AARP Eye Center
Two older women, both legally blind from degenerative eye disease, have regained some of their sight, thanks to an experimental treatment using human stem cells, researchers at the University of California, Los Angeles, report.
This is the first time human embryonic stem cells have been used to treat eye disease.
The researchers, with UCLA's Jules Stein Eye Institute, caution that it's far too early to call this a cure, but lead researcher Steven D. Schwartz, M.D., a professor of ophthalmalogy, says it could be a milestone in the field of regenerative medicine.
One of the women, age 78, had lost most of her vision to the dry form of macular degeneration, the leading cause of blindness among people over 55. The other woman, 51, suffered from Stargardt's macular dystrophy, a similar disease that begins in childhood and is the leading cause of pediatric blindness.
Schwartz told National Public Radio many more patients will need to be treated for far longer to know if stem cell therapy is really safe and effective. "If we overstate this and raise hopes falsely and then it doesn't work out, it will hurt people rather than help them."
The research, published in the journal The Lancet, involved two groups of patients -- one suffering from Stargardt's, and the other with dry macular degeneration, both untreatable conditions.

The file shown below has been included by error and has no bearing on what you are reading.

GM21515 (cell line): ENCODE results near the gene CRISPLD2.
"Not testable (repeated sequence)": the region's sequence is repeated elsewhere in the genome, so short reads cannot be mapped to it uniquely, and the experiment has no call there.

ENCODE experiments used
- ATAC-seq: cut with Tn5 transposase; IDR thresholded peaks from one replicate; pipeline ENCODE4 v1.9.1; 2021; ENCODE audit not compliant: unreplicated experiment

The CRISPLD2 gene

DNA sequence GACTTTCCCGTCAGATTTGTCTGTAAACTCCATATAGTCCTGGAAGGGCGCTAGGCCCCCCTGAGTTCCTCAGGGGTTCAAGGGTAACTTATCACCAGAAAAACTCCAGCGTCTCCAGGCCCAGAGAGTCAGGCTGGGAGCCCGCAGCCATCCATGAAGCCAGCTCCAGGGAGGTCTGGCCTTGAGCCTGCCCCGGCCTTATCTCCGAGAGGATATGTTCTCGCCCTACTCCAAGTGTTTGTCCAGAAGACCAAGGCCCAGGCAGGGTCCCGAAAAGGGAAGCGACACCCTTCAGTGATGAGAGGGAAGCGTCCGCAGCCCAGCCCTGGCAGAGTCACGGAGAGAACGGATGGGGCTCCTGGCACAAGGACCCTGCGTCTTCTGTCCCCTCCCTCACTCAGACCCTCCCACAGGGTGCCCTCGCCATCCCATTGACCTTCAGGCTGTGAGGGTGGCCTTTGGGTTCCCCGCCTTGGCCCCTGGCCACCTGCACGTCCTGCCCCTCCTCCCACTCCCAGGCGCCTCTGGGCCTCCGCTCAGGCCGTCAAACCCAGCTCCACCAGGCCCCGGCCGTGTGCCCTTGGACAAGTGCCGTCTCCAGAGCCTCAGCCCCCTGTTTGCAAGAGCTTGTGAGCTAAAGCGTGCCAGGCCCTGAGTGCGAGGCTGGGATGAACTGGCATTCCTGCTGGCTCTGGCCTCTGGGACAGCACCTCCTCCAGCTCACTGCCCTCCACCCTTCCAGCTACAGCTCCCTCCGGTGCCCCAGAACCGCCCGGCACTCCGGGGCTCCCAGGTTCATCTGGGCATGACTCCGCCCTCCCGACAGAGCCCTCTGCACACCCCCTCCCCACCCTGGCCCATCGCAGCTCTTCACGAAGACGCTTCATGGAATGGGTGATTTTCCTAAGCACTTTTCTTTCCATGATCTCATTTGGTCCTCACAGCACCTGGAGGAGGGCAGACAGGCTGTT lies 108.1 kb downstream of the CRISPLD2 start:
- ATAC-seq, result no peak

In each disease, a layer of retinal cells deteriorates and dies, eventually causing blindness. In the study, surgeons injected new retinal cells, made from stem cells, directly into the eye and then tracked the results for four months.
The 78-year-old woman said she began seeing improvement after about six weeks and tests showed she could read more letters on an eye chart. She told NPR she could even make her own breakfast again. With the younger woman, she went from being unable to read any letters on the eye chart to being able to read five of the biggest ones and do routine chores around the house.
This is the only the second government-approved trial using human embryonic stem cells to treat people. The first trial, aimed at treating spinal cord injuries, was abruptly halted two months ago.
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